Webinar by Paul Cupillard

Look at the video here.


Within the last decade, full waveform inversion (FWI) turned to be tractable at the exploration scale, resulting in robust images of the distribution of seismic wave velocities within the 3D subsurface. Because of the increase of computational power, higher and higher frequencies can be taken into account, leading to more and more precise images. Nevertheless, seismic recordings are intrinsically band-limited, so the resolution of the images is limited too and significant uncertainties remain when interpreting them in terms of geological structures. In this webinar, we will outline a method to reduce such uncertainties. The method relies on a Bayesian inverse approach in which structural parameters, such as horizon and fault surface geometry, form the model space, and where the dataset is the FWI image itself. In this context, the appropriate forward modelling tool for mapping the model space into the data space is the non-periodic homogenization operator. This operator enables to compute the effective elastic medium of any structural model filled with elastic properties. The obtained smooth medium is what the waves “see", i.e. the result of a FWI in case of sources and receivers all around the medium. Weighting homogenization results by the actual sources and receivers configuration therefore leads to synthetic FWI images to be compared to the data. To sum up, the ingredients of our inverse approach are:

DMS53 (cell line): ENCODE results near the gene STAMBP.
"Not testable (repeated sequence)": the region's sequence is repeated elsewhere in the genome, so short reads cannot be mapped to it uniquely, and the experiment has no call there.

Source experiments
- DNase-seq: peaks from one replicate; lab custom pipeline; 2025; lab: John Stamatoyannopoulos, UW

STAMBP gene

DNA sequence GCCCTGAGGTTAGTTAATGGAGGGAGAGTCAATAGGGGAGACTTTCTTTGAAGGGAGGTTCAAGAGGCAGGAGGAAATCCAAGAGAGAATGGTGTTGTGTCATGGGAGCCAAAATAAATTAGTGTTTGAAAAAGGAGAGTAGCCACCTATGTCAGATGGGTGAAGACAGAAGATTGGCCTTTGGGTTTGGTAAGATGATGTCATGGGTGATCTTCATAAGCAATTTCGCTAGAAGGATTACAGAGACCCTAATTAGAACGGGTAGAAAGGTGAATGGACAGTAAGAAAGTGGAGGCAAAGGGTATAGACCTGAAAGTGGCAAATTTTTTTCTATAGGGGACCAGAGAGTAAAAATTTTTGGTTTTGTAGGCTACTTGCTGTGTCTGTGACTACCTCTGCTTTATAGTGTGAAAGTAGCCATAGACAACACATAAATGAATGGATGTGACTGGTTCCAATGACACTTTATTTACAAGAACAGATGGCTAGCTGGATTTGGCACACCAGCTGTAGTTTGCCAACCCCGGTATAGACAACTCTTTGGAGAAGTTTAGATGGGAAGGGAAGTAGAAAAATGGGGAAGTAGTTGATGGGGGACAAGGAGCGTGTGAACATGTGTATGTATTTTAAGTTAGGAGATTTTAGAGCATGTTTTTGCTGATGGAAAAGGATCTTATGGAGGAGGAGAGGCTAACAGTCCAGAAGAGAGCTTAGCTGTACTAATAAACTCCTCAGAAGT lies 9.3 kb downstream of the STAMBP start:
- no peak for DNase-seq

Priors on the structural parameters to be estimated along with a way of sampling them,

  1. The homogenization operator for computing synthetic FWI images from structural models,
  2. An appropriate function to estimate the local (i.e. spatialized) likelihood between the synthetic images and the real FWI result,
  3. The Bayes' theorem to get the posterior distribution of the structural parameters.

We will discuss these four aspects with a particular focus on point 2, showing how the homogenization works along with an application to the SEG-EAGE overthrust model. Relying on this model, we show preliminary results of our inverse approach. This latter emphasises the benefit of considering geomodelling techniques in geophysics to better understand the subsurface.

Look at the video here.